Puckett’s Pond’s Minnesota Twins 2018 Top-40 Prospects: #1-5

BOSTON, MA - JULY 28: A Minnesota Twins ballbag on the field before the game against the Boston Red Sox at Fenway Park on July 28, 2018 in Boston, Massachusetts. (Photo by Omar Rawlings/Getty Images)
BOSTON, MA - JULY 28: A Minnesota Twins ballbag on the field before the game against the Boston Red Sox at Fenway Park on July 28, 2018 in Boston, Massachusetts. (Photo by Omar Rawlings/Getty Images) /
3 of 5

No. 3  Brusdar Graterol, RHP, Fort Myers Miracle

Nate’s Rank: 3,  Gary’s Rank: 3

The Twins hit it out of the park when they signed international pitching prospect Brusdar Graterol at age 16 for just $150,000 in 2015. The Venezuelan right-hander was assigned to the Dominican Summer League where he pitched only 11 innings, posting a 2.45 ERA, with 17 strikeouts and one walk before suffering a tear to his right ulnar collateral ligament (UCL) which required Tommy John surgery.

The injury sidelined Graterol not only for the bulk of his first season as a professional but also the entire 2016 season. Instead of it being a major setback, he turned lemons into lemonade.

Rehabbing both arm and body with great determination, Graterol returned in 2017 much bigger and throwing much harder. Phil Miller laid out the details last October in Baseball America which includes a quote from Twins VP of Player Personnel Mike Radcliff (Subscription required).

"Graterol didn’t cost the Twins much when they signed him as a 16-year-old in 2015, mostly because “he was just a really skinny guy throwing about 87-88 (mph),” Radcliff said. “We liked his pitches, but he’s one of those guys who you just can’t predict a transformation like this.” The “transformation”—surgery, maturity and 60 pounds of muscle—has produced, after missing all of 2016, a pitcher who occasionally hit 100 mph this season at Rookie-level Elizabethton."

Listed at 170 pounds at the time the injury, though his stats now show his weight at 180, Graterol looks every bit his reported 225 pounds. And it’s a muscular build around his 6′, 1″ frame, better suited to the strong power aspect of his game.

While restricted to pitch count and innings limits, Graterol managed to conquer the rookie leagues in 2017. Starting out with the GCL Twins, 2.5 years younger than the league average for pitchers, he put up a 1.40 ERA in 19.1 innings, ten hits, 21 strikeouts and four walks, with a WHIP of 0.72. Graterol went on to pitch 20.2 innings for Elizabethton, giving up 16 hits, striking out 24, walking nine, for an ERA of 3.92 and put himself high on the Twins prospect radar.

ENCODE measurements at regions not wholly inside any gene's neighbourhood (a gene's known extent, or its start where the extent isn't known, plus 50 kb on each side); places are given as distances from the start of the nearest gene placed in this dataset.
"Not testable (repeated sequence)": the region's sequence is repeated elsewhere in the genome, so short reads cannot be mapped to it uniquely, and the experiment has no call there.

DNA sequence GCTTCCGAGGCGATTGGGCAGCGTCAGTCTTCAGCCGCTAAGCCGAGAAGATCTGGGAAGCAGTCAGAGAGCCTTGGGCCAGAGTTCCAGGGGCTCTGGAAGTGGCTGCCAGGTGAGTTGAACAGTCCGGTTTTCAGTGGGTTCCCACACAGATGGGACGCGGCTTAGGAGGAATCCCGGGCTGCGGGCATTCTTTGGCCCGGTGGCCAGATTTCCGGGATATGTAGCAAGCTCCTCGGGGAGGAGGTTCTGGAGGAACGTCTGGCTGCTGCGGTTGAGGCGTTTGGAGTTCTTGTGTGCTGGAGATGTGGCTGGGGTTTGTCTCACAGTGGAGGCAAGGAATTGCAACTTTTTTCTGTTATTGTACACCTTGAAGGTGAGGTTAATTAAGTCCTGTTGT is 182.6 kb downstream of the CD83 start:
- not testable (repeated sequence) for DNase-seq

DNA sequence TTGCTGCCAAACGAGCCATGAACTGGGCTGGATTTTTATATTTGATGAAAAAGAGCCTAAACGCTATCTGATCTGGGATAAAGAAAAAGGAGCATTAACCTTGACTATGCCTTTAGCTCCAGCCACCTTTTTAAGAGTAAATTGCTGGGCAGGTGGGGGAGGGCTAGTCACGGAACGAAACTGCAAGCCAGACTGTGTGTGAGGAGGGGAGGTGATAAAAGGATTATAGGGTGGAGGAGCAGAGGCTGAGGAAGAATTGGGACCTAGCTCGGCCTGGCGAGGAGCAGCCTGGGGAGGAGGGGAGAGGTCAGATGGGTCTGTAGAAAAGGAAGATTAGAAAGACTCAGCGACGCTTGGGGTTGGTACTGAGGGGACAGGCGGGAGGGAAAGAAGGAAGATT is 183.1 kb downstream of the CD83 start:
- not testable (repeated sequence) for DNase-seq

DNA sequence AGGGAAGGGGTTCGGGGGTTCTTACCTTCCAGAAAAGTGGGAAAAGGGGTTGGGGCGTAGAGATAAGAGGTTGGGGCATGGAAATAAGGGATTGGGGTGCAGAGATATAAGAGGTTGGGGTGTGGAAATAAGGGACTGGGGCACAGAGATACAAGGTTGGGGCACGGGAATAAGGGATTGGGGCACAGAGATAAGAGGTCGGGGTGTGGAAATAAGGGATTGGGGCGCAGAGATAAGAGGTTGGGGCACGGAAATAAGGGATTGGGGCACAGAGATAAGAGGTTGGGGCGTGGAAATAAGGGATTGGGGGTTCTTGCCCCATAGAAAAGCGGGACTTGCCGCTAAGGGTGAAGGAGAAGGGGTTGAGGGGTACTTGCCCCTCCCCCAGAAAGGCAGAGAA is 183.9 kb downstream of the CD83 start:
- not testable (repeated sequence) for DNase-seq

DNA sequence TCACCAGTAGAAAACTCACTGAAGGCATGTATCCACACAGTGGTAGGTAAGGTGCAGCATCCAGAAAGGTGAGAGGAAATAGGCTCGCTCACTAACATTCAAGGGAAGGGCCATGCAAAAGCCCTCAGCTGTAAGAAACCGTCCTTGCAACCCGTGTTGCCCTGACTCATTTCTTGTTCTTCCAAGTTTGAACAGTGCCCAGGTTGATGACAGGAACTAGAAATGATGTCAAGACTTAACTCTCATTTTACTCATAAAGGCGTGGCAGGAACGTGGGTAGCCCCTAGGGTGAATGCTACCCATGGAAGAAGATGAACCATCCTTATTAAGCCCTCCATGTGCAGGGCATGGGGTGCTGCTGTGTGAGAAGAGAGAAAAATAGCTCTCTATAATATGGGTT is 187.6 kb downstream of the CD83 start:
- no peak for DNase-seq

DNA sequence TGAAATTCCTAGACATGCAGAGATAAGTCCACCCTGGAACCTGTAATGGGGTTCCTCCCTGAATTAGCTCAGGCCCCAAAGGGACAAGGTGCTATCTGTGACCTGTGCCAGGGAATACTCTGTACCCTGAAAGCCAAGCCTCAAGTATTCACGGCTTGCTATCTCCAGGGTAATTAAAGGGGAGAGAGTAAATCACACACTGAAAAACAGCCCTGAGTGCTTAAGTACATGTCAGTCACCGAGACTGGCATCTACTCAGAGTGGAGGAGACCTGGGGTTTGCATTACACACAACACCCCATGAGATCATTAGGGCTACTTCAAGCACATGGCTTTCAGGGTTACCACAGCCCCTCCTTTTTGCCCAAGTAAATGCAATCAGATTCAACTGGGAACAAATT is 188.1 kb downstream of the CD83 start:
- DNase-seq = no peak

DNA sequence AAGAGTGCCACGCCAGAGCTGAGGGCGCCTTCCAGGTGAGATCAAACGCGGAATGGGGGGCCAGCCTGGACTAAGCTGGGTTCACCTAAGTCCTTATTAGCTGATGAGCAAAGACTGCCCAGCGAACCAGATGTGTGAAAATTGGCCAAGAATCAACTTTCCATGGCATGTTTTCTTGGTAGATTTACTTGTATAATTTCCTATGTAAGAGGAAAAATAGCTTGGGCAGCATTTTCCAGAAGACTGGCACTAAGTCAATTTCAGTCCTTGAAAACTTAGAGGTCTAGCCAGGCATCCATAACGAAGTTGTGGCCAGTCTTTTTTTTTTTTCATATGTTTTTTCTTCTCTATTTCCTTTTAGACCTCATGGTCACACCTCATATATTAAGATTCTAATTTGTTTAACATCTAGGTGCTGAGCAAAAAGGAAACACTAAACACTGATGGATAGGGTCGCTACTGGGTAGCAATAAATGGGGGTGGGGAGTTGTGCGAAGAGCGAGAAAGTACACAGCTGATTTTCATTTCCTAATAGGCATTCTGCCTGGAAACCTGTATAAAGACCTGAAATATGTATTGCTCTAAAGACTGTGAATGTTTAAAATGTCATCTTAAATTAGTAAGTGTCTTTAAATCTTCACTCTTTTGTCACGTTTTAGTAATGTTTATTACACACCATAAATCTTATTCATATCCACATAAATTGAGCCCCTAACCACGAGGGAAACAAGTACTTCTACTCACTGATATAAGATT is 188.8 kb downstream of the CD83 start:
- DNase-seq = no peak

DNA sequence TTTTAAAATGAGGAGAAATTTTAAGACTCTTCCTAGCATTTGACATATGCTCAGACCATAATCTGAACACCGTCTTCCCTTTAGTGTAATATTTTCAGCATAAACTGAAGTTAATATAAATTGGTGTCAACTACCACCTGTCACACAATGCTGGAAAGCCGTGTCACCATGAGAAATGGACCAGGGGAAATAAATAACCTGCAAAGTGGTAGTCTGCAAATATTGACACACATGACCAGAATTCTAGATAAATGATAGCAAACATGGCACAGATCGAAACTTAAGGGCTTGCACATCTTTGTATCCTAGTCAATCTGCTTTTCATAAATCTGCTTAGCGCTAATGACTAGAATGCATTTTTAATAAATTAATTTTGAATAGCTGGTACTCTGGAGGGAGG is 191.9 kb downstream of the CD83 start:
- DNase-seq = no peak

Bumped up to Class A Cedar Rapids to start the year, Graterol dominated Midwest league hitters with a 2.18 ERA in 41.1 innings, giving up 30 hits, 41 strikeouts, nine walks, and a WHIP of 0.94. Assigned to Class A+ Fort Myers in late June, posts a 3.38 ERA over 56 innings, surrendering 59 hits, with 52 strikeouts, and 19 walks against league pitchers averaging four years his senior.

Graterol’s performance in 2018 has earned him ranking in the midseason Top 100 MLB Prospect lists, and he continues to climb. MLB.com now has him sitting at #78 overall; Baseball America (subscription required) had Graterol at #92 in June, and FanGraphs ranks him #99.

Baseball Prospectus ranked Graterol #46 among MLB prospects in their Midseason Top 50. They note that 2018 draftees and eligible players on major league rosters were not included. Their comments:

"Why he’ll succeed: An upper-90s fastball will grab anyone’s attention. Throw in two distinct breaking balls and well, baby, you got a stew going. The slider is the better of the two, and has flashed plus, and his changeup has even earned above-average marks at times. That’s a lot of good pitches. Why he might fail: At 6-foot-1, he’s not the tallest guy in the world, and sometimes high-octane arms that lack plane end up in the bullpen. Also, he’s a pitcher."

Graterol just turned 20 years of age this past Sunday. He will likely be promoted to AA Chattanooga where he will again be over four years younger than the competition. If healthy his workload will rise from the 100 or so innings he will pitch this season, but there will likely still be restrictions in place to protect his golden arm. He had two stints on the 7-day disabled list but neither was cause to worry about that arm. One of the stays involved a hand injury from sleeping on it the wrong way. Nonetheless, his health will be a special concern for the time being.

Brusdar Graterol has the chops to be a future ace for the Twins. There is a lot to be excited about. That said, projecting stardom for a 20-year-old pitcher is dicey. With 159 strikeouts against 39 walks in 142.2 innings, Graterol has already shown excellent power and control. The key to success will be developing a strong command of the strike zone.